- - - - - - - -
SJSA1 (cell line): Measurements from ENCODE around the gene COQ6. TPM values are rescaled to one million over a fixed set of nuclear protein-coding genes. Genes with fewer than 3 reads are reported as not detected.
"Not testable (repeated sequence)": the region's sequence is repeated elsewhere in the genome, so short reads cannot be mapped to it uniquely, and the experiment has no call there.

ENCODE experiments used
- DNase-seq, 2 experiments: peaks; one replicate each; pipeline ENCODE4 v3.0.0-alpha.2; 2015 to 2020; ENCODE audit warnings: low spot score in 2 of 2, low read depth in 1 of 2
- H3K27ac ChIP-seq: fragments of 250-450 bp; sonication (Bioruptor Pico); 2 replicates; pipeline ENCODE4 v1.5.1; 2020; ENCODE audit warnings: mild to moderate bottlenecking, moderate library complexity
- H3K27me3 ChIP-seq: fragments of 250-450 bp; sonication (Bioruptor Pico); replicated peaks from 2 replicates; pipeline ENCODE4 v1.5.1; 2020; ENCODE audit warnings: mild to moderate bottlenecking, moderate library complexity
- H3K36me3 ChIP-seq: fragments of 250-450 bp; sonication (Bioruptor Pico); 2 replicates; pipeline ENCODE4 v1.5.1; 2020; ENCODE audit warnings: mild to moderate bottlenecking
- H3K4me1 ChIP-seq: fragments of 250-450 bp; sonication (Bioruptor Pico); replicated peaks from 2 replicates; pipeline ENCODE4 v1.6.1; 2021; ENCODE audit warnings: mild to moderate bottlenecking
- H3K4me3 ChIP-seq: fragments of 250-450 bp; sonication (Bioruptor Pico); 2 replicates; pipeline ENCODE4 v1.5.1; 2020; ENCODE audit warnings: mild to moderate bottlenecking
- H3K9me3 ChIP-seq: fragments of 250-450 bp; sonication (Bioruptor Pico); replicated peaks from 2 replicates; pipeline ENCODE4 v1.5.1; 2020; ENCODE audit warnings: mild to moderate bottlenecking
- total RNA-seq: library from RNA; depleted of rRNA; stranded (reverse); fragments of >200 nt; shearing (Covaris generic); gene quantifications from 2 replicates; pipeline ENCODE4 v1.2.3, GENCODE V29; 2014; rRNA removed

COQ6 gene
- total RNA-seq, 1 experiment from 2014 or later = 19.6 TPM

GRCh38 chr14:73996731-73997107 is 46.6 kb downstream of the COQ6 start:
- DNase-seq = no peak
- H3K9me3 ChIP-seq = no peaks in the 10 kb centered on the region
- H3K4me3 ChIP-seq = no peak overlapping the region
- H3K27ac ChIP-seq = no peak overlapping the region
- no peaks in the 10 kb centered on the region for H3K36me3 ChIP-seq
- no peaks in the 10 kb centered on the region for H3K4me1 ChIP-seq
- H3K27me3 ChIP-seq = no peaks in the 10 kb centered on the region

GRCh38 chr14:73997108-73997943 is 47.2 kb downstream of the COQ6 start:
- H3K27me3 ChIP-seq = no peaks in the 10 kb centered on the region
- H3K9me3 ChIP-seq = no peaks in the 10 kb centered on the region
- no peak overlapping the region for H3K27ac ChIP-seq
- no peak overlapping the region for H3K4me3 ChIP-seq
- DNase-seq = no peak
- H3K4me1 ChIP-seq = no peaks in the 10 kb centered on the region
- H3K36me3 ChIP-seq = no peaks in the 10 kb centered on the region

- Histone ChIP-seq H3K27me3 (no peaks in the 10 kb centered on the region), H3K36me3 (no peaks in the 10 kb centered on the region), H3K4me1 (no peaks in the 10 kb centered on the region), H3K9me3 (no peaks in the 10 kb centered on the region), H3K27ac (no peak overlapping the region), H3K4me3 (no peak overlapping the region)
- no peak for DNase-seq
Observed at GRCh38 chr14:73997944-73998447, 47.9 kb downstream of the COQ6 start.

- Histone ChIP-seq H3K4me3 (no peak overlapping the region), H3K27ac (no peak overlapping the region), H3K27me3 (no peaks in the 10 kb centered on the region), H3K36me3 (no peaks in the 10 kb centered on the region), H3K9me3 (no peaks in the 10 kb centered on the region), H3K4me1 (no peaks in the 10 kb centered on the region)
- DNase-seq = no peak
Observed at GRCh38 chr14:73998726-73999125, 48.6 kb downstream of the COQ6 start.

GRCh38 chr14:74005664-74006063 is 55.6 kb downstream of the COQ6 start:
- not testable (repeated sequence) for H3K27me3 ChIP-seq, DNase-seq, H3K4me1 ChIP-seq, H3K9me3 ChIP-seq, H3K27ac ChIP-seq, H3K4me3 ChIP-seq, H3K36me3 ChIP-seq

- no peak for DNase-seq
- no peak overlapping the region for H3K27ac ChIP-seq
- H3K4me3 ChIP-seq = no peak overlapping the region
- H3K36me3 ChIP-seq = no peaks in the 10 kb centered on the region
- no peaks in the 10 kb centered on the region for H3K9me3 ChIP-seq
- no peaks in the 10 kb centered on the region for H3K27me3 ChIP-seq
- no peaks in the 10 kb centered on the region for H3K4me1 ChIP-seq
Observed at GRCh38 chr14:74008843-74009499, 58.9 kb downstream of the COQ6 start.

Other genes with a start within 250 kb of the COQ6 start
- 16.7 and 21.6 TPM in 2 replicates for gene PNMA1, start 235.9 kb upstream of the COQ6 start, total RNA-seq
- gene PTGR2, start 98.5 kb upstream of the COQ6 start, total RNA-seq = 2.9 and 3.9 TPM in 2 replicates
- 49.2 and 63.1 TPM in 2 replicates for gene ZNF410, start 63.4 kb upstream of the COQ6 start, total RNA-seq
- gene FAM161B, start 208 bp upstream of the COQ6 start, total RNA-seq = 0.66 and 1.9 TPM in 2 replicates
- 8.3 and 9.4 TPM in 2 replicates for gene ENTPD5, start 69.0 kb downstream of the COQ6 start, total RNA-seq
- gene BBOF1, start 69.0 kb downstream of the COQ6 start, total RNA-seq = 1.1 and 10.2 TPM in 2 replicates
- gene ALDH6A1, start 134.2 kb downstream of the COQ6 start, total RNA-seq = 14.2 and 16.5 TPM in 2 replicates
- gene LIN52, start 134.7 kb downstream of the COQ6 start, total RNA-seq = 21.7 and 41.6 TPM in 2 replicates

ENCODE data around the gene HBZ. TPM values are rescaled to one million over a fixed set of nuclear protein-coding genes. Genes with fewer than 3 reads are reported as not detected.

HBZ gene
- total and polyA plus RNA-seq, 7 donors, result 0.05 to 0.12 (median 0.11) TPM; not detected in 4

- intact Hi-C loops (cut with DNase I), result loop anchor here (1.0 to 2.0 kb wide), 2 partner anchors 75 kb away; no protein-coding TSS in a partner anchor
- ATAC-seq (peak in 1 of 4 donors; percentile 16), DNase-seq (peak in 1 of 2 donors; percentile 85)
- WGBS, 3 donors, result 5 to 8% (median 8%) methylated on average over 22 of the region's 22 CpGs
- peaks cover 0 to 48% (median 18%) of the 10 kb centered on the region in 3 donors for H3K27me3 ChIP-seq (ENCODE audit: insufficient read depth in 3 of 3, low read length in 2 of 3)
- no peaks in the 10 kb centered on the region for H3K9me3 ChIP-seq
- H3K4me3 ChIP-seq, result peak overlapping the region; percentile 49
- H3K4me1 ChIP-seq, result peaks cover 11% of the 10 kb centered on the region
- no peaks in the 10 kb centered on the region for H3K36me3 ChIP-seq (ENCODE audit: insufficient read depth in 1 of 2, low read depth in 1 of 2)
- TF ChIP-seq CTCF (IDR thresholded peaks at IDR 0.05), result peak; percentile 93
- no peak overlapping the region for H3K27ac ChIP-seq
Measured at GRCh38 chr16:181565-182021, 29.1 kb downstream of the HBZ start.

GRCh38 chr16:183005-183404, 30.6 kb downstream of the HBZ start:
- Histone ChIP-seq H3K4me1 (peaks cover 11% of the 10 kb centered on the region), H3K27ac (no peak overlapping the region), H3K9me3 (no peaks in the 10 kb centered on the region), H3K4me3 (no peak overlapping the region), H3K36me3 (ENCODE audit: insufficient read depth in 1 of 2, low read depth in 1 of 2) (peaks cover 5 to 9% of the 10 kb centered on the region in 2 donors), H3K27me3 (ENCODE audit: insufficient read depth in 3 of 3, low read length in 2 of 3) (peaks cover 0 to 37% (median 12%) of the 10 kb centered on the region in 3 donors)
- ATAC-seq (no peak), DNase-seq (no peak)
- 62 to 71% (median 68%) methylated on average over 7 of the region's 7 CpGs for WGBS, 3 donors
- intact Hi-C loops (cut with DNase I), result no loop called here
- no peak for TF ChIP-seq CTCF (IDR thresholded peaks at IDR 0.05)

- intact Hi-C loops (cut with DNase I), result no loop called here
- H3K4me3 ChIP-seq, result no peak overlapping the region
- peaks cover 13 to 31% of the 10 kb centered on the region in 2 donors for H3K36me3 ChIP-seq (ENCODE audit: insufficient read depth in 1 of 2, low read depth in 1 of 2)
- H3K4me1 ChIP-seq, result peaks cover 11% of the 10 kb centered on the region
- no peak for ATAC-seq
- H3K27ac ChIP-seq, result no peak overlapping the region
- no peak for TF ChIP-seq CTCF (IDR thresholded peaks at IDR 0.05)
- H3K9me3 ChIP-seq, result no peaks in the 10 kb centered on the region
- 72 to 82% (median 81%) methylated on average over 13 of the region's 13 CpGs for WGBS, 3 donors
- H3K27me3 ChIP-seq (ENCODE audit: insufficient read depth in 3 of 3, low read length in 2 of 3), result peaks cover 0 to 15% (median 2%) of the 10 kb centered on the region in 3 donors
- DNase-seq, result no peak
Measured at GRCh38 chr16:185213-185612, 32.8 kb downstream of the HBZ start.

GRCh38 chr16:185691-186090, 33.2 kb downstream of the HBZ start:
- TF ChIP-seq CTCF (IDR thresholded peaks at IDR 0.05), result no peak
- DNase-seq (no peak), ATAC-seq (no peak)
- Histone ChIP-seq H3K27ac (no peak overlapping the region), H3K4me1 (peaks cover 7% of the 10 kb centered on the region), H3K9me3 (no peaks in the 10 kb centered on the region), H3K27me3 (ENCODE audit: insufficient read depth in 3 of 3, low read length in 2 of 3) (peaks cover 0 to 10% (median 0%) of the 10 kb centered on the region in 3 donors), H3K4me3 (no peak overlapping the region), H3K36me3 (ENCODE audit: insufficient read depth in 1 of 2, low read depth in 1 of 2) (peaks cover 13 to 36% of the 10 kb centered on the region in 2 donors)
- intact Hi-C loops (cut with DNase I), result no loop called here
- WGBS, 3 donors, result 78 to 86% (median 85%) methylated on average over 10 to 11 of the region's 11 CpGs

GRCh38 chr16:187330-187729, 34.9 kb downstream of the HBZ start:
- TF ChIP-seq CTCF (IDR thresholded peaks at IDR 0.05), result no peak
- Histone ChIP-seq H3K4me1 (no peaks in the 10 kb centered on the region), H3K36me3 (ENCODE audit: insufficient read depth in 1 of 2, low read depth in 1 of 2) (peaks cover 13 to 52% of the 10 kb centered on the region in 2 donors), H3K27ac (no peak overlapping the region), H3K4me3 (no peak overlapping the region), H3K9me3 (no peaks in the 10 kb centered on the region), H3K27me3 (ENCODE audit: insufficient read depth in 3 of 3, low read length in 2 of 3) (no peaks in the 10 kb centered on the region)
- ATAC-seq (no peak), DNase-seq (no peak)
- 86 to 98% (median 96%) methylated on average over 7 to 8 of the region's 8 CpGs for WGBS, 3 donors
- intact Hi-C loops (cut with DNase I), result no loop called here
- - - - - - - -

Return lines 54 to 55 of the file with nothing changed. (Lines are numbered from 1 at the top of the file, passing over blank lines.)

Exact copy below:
- gene LIN52, start 134.7 kb downstream of the COQ6 start, total RNA-seq = 21.7 and 41.6 TPM in 2 replicates

ENCODE data around the gene HBZ. TPM values are rescaled to one million over a fixed set of nuclear protein-coding genes. Genes with fewer than 3 reads are reported as not detected.